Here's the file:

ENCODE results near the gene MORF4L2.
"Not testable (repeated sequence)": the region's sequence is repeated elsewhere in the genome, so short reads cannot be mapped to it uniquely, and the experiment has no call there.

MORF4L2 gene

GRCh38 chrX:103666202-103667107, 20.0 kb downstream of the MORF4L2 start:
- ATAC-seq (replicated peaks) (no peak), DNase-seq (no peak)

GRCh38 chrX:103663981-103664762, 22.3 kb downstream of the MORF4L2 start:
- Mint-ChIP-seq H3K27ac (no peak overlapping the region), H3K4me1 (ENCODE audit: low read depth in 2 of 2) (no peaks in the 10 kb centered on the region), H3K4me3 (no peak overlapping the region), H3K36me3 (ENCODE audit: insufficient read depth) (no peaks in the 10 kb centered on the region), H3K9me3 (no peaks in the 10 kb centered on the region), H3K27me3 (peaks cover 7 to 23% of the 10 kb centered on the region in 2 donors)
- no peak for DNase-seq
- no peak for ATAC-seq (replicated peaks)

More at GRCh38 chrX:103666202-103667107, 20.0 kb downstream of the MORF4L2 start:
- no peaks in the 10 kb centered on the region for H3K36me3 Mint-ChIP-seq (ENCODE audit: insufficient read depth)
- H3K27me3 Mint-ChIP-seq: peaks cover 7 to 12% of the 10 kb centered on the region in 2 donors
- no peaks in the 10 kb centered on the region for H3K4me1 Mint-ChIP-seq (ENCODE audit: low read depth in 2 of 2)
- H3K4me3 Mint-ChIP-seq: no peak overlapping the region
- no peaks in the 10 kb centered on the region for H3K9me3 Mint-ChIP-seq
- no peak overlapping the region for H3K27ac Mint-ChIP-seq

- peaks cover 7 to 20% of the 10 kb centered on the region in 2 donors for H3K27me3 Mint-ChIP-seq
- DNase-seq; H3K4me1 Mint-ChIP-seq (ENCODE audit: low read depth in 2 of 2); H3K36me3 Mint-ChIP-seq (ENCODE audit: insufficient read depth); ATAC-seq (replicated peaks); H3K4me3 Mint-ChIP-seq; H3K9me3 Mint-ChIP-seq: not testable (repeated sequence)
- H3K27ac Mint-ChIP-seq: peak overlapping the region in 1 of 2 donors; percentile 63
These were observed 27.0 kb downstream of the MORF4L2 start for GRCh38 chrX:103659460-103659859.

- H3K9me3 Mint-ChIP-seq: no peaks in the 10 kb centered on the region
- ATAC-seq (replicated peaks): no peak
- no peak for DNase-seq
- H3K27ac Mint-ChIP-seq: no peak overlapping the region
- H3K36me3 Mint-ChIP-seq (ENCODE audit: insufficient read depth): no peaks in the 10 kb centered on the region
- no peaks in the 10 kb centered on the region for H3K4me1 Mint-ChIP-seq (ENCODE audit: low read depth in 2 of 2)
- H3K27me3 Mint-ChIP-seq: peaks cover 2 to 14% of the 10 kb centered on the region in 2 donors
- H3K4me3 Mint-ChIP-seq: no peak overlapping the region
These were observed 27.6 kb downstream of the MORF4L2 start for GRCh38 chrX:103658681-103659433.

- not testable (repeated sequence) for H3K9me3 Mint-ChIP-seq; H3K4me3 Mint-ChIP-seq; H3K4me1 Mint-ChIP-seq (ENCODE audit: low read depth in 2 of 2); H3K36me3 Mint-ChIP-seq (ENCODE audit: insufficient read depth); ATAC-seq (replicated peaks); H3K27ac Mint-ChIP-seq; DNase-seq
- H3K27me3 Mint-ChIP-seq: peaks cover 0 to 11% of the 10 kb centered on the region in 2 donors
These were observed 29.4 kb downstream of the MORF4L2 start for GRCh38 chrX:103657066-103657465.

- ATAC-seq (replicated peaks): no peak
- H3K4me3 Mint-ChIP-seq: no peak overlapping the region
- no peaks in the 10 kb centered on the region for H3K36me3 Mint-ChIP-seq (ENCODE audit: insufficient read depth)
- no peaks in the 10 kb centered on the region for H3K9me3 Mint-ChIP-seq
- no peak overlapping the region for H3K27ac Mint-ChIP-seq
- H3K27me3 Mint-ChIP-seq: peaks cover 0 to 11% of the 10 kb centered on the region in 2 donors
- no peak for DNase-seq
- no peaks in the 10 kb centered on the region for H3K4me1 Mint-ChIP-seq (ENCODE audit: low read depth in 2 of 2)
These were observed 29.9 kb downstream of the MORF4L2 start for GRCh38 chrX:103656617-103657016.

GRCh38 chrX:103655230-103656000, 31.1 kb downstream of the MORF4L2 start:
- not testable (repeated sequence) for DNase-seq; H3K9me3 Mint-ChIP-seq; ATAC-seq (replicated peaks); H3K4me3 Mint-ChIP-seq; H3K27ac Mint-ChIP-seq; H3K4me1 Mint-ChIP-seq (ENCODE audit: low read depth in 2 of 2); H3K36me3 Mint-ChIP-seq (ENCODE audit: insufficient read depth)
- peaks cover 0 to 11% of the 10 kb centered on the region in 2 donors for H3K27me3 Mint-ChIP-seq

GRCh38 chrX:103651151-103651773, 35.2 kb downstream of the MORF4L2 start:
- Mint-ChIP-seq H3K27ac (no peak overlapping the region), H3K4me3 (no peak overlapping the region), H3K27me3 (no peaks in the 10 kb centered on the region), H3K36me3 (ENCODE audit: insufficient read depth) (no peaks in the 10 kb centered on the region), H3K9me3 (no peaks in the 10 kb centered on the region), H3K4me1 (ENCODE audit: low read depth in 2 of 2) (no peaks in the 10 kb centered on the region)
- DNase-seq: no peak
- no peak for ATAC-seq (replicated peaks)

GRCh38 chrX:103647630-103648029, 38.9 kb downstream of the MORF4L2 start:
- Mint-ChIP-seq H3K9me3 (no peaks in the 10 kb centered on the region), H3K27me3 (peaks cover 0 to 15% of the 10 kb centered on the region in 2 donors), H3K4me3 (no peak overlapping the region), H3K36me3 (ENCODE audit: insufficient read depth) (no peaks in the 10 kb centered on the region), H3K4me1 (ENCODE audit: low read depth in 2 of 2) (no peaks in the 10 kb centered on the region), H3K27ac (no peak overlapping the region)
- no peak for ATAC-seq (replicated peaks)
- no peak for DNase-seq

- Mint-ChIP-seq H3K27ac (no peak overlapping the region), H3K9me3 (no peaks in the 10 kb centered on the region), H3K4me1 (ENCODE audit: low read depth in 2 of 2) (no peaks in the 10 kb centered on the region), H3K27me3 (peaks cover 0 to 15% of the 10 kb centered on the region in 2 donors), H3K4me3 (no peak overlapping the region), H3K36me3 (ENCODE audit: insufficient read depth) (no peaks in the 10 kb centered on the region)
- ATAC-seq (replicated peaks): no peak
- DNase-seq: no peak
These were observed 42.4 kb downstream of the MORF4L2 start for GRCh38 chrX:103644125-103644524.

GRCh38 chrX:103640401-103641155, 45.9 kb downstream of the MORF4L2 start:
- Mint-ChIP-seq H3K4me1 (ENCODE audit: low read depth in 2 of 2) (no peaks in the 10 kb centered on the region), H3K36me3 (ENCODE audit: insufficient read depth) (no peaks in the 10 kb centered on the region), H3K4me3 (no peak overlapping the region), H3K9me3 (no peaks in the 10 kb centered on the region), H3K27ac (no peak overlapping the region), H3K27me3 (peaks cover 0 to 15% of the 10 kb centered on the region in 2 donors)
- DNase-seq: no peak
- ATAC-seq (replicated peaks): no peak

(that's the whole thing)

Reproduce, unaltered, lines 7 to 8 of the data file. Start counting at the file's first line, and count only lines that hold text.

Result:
- Mint-ChIP-seq H3K27ac (no peak overlapping the region), H3K4me1 (ENCODE audit: low read depth in 2 of 2) (no peaks in the 10 kb centered on the region), H3K4me3 (no peak overlapping the region), H3K36me3 (ENCODE audit: insufficient read depth) (no peaks in the 10 kb centered on the region), H3K9me3 (no peaks in the 10 kb centered on the region), H3K27me3 (peaks cover 7 to 23% of the 10 kb centered on the region in 2 donors)
- no peak for DNase-seq